These plans were though drafted by a Government actively seeking to avoid a no-deal scenario. The proposals were not properly thought through as they were originally drafted on a contingency basis, with no real expectation that they would ever be implemented.
Boris Johnson has been categorical that the UK will leave on 31 October 2019, ‘no ifs, no buts’. A no-deal exit has therefore been made a real possibility, and the Government's no-deal plans are finally being properly scrutinised.
The leaked Government document shows that Home Office officials have major concerns about the previously published no-deal proposals. They think they are unworkable for employers and will lead to another ‘windrush’ scandal, by consigning a generation of EEA/Swiss nationals who are lawfully resident in the UK, from accessing basic services if they have not yet obtained evidence of their right to reside in the UK under the EU Settlement Scheme.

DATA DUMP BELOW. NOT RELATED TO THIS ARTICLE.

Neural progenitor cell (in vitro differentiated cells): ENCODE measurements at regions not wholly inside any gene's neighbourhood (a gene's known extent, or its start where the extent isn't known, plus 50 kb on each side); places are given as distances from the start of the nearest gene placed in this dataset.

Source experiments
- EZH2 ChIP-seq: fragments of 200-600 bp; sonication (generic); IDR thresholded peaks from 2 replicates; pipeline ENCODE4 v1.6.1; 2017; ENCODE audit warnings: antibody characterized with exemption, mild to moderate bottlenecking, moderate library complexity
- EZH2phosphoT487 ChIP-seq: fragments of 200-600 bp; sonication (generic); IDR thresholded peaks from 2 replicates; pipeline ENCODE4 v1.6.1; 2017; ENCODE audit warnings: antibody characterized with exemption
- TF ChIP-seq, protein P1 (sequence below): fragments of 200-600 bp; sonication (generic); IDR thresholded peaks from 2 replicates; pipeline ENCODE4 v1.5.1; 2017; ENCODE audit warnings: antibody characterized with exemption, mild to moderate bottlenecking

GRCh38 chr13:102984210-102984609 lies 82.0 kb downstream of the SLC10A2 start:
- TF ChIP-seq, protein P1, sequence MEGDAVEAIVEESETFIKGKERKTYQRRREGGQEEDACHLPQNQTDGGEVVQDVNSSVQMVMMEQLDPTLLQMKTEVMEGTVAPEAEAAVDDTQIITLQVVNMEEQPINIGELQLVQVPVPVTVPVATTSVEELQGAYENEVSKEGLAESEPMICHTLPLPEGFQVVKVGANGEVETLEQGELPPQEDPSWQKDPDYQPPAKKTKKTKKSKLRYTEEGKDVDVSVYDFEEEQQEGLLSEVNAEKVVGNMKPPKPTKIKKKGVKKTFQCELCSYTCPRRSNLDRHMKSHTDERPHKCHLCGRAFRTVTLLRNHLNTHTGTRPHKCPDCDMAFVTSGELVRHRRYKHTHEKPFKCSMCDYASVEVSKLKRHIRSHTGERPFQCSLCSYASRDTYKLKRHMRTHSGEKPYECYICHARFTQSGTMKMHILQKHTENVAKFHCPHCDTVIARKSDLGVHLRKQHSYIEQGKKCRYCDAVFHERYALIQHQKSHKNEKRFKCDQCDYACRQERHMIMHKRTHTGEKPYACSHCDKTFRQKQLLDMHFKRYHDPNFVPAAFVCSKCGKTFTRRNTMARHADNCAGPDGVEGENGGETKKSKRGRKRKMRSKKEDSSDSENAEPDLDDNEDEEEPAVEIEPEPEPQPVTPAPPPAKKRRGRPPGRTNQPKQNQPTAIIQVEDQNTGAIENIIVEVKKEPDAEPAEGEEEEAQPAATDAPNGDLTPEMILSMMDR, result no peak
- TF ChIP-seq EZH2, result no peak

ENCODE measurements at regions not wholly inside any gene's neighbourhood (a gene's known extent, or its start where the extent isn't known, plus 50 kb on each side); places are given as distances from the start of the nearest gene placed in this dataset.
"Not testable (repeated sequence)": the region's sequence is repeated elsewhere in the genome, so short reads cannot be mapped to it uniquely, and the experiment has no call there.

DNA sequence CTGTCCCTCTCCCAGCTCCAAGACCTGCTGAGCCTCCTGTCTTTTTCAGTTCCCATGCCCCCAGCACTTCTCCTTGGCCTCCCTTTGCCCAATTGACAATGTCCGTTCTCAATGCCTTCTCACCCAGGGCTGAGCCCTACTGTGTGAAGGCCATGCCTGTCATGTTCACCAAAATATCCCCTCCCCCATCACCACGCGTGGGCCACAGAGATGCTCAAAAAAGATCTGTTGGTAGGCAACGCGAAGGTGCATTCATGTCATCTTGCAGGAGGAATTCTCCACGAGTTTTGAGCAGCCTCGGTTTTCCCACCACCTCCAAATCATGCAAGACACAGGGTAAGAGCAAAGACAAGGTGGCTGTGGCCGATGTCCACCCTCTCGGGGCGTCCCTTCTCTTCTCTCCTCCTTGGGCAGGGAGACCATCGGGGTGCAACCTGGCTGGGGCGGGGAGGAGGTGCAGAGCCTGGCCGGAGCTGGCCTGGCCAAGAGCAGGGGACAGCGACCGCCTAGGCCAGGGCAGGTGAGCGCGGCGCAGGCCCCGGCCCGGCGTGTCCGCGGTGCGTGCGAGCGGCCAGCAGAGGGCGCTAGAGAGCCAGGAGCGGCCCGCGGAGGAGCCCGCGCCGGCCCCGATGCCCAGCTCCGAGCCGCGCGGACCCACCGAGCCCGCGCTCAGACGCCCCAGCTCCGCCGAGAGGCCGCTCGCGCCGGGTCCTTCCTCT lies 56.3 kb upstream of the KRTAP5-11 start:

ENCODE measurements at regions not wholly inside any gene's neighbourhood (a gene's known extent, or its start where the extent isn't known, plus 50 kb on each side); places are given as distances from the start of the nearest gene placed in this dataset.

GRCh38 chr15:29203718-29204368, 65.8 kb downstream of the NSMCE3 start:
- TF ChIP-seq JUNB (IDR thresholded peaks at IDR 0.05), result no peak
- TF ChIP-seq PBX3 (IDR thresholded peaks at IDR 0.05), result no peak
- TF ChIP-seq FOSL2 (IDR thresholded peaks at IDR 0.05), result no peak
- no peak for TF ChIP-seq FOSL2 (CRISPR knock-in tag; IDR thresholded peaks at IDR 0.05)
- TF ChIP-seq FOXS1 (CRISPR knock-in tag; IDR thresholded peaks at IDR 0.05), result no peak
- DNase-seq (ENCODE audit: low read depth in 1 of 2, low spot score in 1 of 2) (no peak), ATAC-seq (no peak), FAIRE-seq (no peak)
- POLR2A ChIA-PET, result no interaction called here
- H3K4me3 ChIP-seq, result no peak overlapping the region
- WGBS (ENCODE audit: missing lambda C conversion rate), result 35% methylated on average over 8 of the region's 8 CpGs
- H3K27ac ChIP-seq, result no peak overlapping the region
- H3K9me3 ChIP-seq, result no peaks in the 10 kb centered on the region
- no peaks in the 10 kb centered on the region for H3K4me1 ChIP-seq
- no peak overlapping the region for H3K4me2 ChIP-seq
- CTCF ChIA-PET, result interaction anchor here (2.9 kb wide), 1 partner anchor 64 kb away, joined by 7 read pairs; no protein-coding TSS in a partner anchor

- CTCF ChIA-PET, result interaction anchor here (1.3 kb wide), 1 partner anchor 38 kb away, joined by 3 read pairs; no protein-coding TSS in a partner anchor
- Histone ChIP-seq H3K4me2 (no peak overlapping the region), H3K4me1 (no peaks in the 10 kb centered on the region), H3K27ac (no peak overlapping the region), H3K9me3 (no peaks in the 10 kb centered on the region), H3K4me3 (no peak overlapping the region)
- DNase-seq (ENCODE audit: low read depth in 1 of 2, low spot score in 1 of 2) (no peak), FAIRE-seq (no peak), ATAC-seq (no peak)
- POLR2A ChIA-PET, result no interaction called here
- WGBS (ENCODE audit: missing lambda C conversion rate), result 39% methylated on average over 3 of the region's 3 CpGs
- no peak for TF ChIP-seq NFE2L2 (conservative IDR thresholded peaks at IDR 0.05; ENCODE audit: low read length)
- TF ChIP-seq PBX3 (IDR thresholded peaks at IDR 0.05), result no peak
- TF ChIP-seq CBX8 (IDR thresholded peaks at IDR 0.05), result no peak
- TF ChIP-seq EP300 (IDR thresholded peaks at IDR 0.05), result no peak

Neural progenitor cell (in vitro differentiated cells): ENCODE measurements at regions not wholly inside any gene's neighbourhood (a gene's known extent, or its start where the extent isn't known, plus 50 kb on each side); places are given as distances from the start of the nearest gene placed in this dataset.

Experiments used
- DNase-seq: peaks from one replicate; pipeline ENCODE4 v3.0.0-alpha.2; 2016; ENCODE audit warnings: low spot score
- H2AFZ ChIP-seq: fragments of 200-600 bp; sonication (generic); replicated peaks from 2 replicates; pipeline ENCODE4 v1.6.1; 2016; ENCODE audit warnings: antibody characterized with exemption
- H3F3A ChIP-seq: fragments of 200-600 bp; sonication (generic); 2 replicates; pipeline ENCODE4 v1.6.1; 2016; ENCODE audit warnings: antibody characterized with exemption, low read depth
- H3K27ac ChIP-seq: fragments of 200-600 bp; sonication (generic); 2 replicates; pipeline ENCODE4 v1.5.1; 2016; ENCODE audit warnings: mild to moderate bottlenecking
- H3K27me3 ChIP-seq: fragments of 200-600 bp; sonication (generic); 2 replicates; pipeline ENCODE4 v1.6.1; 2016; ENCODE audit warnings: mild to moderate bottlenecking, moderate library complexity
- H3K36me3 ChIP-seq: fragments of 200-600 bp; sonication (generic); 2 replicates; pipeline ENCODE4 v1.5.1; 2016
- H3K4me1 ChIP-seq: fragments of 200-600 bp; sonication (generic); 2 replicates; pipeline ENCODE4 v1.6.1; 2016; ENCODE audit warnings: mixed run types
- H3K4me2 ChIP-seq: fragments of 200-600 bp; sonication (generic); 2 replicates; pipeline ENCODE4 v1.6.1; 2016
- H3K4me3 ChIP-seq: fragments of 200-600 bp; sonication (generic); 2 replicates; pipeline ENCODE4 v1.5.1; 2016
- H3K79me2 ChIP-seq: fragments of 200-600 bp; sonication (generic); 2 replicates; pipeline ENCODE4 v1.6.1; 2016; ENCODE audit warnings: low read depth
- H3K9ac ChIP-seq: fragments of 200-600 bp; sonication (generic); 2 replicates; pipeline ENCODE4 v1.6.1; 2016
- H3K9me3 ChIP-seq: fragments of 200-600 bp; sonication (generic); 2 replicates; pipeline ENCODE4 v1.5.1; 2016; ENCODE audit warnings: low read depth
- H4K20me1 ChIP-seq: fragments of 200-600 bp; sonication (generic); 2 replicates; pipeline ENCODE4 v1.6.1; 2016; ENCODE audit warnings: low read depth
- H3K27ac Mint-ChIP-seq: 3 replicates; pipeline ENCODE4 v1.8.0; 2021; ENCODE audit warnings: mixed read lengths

The Home Office officials make a sensible suggestion to avoid these issues. They have suggested allowing free movement to continue until January 2021, in line with the provisions of the withdrawal agreement, until the future immigration system envisaged in the immigration white paper has been put in place. This has however been dismissed by Government officials and the Home Office has confirmed that free movement will end on 31 October 2019, but with no indication on how a new system will differentiate between EU nationals resident before and after exit day.
What does this mean for EEA/Swiss nationals?
These developments are worrying on many levels. Firstly, the legal basis and the legislative path for bringing an end to free movement by the end of October are unclear. The press reports suggest the Government will try to bring free movement to an end by introducing secondary legislation, which does not require a parliamentary vote to pass into law. There are doubts that this is legally possible. Even if the Government were to attempt it, Parliament would still have an opportunity to reject the legislation. This would leave the UK in limbo for weeks to come.